The backseat of the Econovan was covered in toys; Michael and Gabriel had unpacked every action figure and coloring book and plastic truck they could find and had scattered them in a menagerie of childhood fantasy. Horses galloped down armrests, stuffed bears battled plastic scuba divers and were rescued by helicopters with spinning rotors and flashing lights.
Michael perked up, amused at his father’s outburst as well.
“Daddy said a swear!”
Gabriel apparently hadn’t noticed the language, but was upset that he couldn’t a particular plastic toy. “Mommy, he took my dinosaur!
“Did not!” said Michael, obviously offended. “I’m playing with it!”
John grabbed the rearview mirror and twisted it to see the boys grabbing and pulling at each other.
“Learn to play nice, boys!” he said.
Playing nice was a concept that seemed to come in waves; the two boys would get along like kittens for days and without warning the slightest thing would set them off.
Karen held her hands at ten and two on the wheel, her forehead scrunched in stress. She didn’t like that John had adjusted her mirror out of focus, but she said nothing about it. She pushed her bangs out of her eyes – an instinctive maneuver – and rolled down the window. The cool breeze helped a little, but she couldn’t shake the heavy, distracting feeling that weighed down in the pit of her stomach. She wished her children would stop their screaming, would stop their fighting until the reached San Francisco. They could fight all they wanted once they reached Auntie Pearl’s house, she thought, but please, please let us get out of these empty foothills, this desolate countryside.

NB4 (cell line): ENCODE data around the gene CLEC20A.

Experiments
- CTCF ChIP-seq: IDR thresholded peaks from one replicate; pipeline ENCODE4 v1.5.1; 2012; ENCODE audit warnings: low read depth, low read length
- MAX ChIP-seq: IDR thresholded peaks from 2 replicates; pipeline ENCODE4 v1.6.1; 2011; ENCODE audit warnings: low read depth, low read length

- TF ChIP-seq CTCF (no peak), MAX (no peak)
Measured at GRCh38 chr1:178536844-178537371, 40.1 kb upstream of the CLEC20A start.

Gabriel didn’t stop. His brother had brazenly stolen one of his action figures, and he wanted justice. “Did, too! He’s got my monstermax, too!”
John was getting frustrated. He snapped off the radio. “I’m going to take the toys away in a minute, and then there won’t be any dinosaurs!”
“Mommy, I’m playing nice, but Michael took my stegosaurus and my scuba diver!” Gabriel insisted.
“He’s not sharing!” Michael cried out.
John snapped off his seatbelt and turned to face the boys, angry now and tired of listening to them.
“That’s it. Now nobody gets to play with them.”
“John, put your seatbelt back on,” Karen said quietly, her eyes still glued to the road, her knuckles white from gripping the wheel.
“He has all the coloring books!” Michael protested.
John leaned over the backseat, pushing Karen uncomfortably out of the way. He gathered as many of the action figures as he could grab in his big hands and pulled them away from the two upset boys.
“See! No more dinosaurs! No more coloring books! You need to be quiet until we get there, or there won’t be any Ice Cream, either!”
Michael pouted, fighting back tears, but Gabriel had no such qualms about throwing a fit. Gabriel began to cry, his wail like a siren in the already stressful situation. “Waaahh! I want Ice Cream!”
“John, please put your seatbelt on,” Karen said, her voice rising in desperation. All the while something pounded in the back of Karen’s head, a tiny, frightened voice cried out in warning but she couldn’t listen, she couldn’t pull her attention from the road and from her husband and from her children.
* * * * *
Bill started to look a little green. The motion of the cab was upsetting his already unsettled stomach. “I think we should have stopped, boss.”
Charles was nearly screaming now; something was wrong with his vehicle, but he was so adamantly against pulling over he convinced himself he could just will everything to be all right.
“Shut the fuck up, Bill!”